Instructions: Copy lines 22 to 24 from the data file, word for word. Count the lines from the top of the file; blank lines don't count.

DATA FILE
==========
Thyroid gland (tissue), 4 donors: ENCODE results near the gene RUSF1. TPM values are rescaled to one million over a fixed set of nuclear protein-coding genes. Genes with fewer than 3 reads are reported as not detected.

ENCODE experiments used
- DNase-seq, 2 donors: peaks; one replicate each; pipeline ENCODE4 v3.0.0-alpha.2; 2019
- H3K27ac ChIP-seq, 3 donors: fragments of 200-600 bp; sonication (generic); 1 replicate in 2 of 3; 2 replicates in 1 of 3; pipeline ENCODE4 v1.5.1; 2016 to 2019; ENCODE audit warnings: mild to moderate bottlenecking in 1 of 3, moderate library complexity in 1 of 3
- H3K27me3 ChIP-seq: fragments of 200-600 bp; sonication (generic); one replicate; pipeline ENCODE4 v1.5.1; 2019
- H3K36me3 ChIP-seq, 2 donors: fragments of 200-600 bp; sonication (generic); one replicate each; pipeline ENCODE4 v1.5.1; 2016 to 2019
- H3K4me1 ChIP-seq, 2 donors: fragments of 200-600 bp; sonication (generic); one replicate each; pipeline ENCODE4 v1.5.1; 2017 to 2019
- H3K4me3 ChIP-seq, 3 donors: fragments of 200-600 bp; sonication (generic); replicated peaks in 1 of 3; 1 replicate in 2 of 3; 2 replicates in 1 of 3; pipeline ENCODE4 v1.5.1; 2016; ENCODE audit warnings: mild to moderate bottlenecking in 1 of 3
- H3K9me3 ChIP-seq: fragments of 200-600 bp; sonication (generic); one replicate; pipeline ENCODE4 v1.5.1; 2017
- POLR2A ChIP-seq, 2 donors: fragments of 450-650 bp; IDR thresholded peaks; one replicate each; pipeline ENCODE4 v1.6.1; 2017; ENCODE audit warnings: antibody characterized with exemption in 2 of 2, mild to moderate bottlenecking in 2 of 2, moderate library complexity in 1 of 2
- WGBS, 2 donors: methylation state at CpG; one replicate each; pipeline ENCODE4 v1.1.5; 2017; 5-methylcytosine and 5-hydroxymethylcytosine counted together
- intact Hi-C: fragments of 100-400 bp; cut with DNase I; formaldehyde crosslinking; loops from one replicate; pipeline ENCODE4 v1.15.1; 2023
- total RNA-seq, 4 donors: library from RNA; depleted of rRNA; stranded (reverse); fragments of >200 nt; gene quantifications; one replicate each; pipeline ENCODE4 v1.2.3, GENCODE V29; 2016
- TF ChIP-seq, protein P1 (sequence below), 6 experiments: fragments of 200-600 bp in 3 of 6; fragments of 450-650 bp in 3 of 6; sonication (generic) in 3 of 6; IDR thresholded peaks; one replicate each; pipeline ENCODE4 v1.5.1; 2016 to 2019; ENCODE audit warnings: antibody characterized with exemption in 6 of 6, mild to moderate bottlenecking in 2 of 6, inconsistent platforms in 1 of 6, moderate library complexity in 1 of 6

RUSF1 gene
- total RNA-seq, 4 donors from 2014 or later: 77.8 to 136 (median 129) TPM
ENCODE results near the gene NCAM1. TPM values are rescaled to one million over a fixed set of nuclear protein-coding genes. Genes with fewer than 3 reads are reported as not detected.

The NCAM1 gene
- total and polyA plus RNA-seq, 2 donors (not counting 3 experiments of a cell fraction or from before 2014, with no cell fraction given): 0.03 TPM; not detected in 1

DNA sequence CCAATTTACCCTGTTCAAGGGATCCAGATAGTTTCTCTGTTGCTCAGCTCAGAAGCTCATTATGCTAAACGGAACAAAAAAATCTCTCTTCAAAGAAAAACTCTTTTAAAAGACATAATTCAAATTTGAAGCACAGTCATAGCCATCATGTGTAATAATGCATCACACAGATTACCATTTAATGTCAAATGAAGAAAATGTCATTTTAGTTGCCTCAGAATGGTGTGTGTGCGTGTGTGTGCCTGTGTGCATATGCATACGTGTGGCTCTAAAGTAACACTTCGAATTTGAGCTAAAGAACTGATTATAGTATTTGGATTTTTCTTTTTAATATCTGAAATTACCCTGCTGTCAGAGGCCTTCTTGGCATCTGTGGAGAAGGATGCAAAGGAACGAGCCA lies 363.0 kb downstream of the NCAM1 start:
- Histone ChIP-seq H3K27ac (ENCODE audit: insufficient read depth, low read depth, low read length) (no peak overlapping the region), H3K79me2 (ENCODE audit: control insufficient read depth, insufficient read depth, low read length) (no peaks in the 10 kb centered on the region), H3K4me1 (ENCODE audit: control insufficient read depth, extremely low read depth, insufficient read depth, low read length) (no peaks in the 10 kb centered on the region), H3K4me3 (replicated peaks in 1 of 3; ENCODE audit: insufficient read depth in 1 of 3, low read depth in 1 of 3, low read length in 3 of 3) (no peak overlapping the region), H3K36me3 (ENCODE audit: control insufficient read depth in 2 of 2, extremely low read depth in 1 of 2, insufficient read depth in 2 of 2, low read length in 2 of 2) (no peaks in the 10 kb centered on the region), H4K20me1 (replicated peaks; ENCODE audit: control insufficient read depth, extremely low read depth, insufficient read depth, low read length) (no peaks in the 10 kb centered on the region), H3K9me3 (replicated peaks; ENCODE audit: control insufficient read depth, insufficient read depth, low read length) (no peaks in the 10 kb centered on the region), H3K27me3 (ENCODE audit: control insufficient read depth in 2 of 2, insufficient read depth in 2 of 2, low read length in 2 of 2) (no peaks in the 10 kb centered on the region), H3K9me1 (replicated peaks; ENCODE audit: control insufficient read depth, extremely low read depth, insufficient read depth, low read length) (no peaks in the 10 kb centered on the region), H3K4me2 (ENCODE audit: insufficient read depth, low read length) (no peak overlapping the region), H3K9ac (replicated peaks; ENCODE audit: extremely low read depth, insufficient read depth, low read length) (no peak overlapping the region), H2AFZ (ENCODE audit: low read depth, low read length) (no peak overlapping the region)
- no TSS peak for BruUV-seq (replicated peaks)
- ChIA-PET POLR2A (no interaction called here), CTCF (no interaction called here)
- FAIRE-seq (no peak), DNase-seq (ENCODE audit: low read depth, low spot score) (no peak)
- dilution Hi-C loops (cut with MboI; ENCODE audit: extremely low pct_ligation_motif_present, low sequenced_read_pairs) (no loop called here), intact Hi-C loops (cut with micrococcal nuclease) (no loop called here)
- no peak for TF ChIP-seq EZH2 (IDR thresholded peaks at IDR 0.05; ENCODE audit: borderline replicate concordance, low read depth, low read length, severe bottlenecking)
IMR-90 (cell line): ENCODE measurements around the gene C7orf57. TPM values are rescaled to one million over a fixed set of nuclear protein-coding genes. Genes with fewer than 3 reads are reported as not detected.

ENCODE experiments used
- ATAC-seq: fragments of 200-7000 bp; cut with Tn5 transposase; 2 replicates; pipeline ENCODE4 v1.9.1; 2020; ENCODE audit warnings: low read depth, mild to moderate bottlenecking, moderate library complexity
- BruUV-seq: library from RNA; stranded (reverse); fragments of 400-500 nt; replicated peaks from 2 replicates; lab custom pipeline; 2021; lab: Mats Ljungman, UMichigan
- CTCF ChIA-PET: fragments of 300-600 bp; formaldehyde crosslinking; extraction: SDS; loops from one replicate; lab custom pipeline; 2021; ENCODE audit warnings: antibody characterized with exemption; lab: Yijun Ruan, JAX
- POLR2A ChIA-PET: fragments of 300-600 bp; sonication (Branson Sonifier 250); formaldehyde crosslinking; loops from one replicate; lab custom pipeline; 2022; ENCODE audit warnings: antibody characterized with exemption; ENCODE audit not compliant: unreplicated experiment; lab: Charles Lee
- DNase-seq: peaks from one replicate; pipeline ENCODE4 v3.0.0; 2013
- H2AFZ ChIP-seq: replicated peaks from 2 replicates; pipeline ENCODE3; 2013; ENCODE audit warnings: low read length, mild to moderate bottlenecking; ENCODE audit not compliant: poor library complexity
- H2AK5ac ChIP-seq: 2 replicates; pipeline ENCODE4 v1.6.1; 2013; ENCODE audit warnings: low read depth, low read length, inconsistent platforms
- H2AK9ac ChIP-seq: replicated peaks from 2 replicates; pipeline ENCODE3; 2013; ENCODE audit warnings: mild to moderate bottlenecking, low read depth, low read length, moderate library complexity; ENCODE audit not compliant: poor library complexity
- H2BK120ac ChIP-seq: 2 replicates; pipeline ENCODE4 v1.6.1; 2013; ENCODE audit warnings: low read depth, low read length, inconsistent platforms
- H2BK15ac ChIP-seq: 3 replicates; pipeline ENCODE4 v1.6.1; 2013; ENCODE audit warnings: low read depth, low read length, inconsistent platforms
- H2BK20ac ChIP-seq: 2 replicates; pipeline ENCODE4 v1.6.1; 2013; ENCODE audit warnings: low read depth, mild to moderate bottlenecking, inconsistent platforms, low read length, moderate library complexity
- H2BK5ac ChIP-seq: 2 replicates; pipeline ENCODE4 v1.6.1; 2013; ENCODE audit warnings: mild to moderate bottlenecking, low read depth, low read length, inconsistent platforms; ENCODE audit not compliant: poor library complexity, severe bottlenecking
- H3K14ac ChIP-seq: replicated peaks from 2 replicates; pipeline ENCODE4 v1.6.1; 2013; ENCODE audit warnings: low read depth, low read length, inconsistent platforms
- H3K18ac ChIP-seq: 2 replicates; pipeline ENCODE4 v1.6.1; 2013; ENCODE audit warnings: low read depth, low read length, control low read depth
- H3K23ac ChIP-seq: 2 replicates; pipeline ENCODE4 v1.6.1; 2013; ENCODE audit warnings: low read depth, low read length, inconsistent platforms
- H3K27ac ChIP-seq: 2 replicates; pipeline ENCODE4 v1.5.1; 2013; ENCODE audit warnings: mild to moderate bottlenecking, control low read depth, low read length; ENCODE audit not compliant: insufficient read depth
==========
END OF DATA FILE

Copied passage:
- no TSS peak for BruUV-seq (replicated peaks)
- ChIA-PET POLR2A (no interaction called here), CTCF (no interaction called here)
- FAIRE-seq (no peak), DNase-seq (ENCODE audit: low read depth, low spot score) (no peak)